3: Food for Nourishment; Food for Thought

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Wyoming, USA
© A. Shinya
Chef Jim

Today is the end of a long, hard day of digging through heavy rock, we've yet to get to the prime fossil level, and I'm feeling more than a bit hungry tonight. Therefore, I'll focus on another critical part of fieldwork: food. One of the most important things for field expeditions, especially ones that are physically difficult, is food. When people work very hard, they work up an appetite, and part of keeping a field crew happy is to feed them well. And we definitely need to keep the field crew happy!

Jim Holstein is a terrific organizer of cooking and dishwashing arrangements (among other things), and he works out a plan each year so that everyone takes a turn at cooking and washing, although he retains oversight on the menus and is the head camp chef. So far, over the years it has worked out well: we've had no shortage of camp delicacies, and no one has mutinied because of bad food.

We have two meals in camp each day (breakfast and dinner), and we eat a simple lunch in town when we go in to fill up on water and supplies. Breakfast is generally only coffee, fruit, and cereal, but camp dinners can be quite elaborate. And eating outside after a hard day's work makes the food taste all the better. Over the last couple of nights, we've had chicken Alfredo, broccoli, steak, stir fry over rice, and strawberry rhubarb pie, all made from scratch. (Mike Eklund's Dutch oven for desserts is made to work in the campfire coals.) After dark, the students like to make s'mores around the campfire. It's all good.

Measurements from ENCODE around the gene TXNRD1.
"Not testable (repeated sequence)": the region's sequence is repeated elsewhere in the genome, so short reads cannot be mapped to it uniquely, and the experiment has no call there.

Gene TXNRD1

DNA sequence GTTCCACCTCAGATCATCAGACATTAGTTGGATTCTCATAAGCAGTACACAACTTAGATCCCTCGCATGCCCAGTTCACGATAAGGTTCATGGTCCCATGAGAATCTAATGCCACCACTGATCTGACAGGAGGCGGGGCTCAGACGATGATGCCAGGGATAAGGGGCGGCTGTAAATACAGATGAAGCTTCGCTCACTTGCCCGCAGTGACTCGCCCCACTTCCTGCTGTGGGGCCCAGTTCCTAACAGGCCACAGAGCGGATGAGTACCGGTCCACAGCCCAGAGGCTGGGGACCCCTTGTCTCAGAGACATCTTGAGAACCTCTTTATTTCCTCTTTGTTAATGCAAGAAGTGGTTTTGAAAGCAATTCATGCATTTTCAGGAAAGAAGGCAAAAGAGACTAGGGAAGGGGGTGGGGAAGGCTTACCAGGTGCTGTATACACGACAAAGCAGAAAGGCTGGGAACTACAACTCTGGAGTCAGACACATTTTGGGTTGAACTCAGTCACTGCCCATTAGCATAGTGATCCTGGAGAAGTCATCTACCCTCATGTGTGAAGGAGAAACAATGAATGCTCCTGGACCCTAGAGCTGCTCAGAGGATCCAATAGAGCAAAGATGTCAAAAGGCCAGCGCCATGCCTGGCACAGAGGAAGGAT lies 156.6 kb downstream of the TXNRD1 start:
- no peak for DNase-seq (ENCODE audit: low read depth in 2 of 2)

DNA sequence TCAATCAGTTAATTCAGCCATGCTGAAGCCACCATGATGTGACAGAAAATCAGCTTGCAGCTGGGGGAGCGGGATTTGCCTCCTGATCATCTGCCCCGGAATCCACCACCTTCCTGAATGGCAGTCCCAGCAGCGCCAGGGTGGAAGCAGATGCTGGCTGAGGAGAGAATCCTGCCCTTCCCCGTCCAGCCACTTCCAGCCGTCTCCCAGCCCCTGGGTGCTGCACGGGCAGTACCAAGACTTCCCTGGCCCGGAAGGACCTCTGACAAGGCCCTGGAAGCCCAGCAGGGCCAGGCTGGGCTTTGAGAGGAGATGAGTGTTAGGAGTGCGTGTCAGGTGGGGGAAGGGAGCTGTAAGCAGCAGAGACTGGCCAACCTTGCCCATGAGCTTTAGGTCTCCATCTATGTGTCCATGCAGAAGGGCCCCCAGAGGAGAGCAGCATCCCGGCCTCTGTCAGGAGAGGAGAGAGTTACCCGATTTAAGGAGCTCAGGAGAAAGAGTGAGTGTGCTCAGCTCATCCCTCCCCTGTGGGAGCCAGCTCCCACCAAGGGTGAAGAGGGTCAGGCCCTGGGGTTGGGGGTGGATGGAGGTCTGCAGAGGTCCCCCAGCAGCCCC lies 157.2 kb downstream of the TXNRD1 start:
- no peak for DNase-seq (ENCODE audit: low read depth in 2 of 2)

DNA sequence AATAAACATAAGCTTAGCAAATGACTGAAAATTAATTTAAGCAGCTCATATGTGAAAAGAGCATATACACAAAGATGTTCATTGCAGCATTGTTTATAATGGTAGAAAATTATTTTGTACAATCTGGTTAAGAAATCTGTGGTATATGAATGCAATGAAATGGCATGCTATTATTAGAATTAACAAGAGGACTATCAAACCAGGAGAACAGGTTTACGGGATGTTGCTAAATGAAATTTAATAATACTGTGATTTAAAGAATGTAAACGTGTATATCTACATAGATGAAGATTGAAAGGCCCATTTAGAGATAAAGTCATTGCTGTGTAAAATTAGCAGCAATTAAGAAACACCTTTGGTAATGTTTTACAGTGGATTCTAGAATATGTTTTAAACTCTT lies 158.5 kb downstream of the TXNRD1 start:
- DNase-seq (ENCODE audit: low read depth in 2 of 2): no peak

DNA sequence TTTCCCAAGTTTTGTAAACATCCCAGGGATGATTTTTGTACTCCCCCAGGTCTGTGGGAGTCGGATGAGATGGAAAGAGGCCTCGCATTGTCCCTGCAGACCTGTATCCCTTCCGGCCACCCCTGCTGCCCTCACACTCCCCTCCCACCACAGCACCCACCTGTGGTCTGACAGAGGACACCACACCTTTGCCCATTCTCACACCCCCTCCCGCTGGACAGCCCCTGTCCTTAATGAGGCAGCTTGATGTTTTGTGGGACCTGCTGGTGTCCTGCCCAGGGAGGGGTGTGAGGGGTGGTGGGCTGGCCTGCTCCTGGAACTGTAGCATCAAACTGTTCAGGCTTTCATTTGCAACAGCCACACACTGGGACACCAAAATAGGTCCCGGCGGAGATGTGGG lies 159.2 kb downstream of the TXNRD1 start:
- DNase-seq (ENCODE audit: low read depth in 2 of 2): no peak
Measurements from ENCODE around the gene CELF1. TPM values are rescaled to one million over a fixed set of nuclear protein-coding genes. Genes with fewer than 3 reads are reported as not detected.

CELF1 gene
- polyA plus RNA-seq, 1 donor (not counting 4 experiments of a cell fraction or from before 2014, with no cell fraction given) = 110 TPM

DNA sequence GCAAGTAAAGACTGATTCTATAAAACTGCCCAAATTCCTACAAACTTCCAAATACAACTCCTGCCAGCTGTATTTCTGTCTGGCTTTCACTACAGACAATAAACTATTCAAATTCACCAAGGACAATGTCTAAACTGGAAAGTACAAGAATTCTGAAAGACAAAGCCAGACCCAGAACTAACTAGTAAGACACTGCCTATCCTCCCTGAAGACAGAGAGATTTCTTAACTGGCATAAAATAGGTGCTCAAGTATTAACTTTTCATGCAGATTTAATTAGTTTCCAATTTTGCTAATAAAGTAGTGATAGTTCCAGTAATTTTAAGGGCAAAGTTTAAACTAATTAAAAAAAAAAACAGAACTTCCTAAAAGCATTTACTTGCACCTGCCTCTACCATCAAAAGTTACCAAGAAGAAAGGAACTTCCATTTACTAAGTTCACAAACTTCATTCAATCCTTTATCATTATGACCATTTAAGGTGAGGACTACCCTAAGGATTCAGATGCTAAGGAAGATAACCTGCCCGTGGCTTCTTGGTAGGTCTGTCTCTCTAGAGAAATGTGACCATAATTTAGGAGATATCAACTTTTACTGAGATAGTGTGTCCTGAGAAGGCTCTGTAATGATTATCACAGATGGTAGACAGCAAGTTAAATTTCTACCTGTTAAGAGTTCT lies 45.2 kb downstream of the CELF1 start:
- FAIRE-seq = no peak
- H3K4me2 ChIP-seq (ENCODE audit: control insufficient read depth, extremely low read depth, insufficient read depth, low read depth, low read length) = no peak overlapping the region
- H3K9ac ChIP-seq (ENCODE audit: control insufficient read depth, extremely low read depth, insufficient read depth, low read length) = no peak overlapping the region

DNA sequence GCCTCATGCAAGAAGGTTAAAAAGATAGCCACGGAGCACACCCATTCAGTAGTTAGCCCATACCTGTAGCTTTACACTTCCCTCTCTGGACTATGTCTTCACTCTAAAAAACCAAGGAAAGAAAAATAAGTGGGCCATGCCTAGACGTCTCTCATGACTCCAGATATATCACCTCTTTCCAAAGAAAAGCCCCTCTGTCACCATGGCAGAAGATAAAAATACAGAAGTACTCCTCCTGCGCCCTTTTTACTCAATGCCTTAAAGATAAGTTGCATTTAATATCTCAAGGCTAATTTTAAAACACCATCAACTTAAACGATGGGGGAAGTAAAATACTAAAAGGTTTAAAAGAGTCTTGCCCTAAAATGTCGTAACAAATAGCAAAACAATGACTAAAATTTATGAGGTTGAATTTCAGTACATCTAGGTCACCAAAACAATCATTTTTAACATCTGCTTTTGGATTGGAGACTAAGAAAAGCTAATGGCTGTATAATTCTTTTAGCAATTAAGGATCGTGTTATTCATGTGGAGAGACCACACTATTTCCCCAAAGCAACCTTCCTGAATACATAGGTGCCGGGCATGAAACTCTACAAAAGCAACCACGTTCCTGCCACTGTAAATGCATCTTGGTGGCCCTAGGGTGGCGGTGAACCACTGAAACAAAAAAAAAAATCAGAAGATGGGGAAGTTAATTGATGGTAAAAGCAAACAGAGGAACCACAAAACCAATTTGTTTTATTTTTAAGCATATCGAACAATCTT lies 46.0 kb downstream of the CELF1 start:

Eating lunch in town can be challenging. Kemmerer is a quiet town of about 2,900 people (one of the largest towns in southwestern Wyoming, believe it or not), and unlike many larger towns like Chicago, some of the current Kemmerer restaurants do not always appreciate a lot of extra business. (One year, a local restaurant switched the "open" sign to "closed" when they saw us coming—not this trip, though.) So we usually have a picnic lunch in the park with food purchased at the Jubilee grocery store. Fresh produce, fruit, and cheese take the taste of dust out of everyone's mouth for about an hour.

We're going green this year, and so instead of paper plates, plastic flatware, and paper cups, we issued a mess kit to each member of the crew. The Field Museum is becoming more and more concerned about environmental conservation, so we're trying to be mindful even of the little things—and the amount of paper plates and cups a crew of 30 can use over the course of the field season adds up to more than a little.

That's it for today. The mosquitoes are moving in, and I need to go grab a long-sleeved shirt. I'll report in again soon.


© A. Shinya
Dessert in the Desert
© A. Shinya
Sharing Chores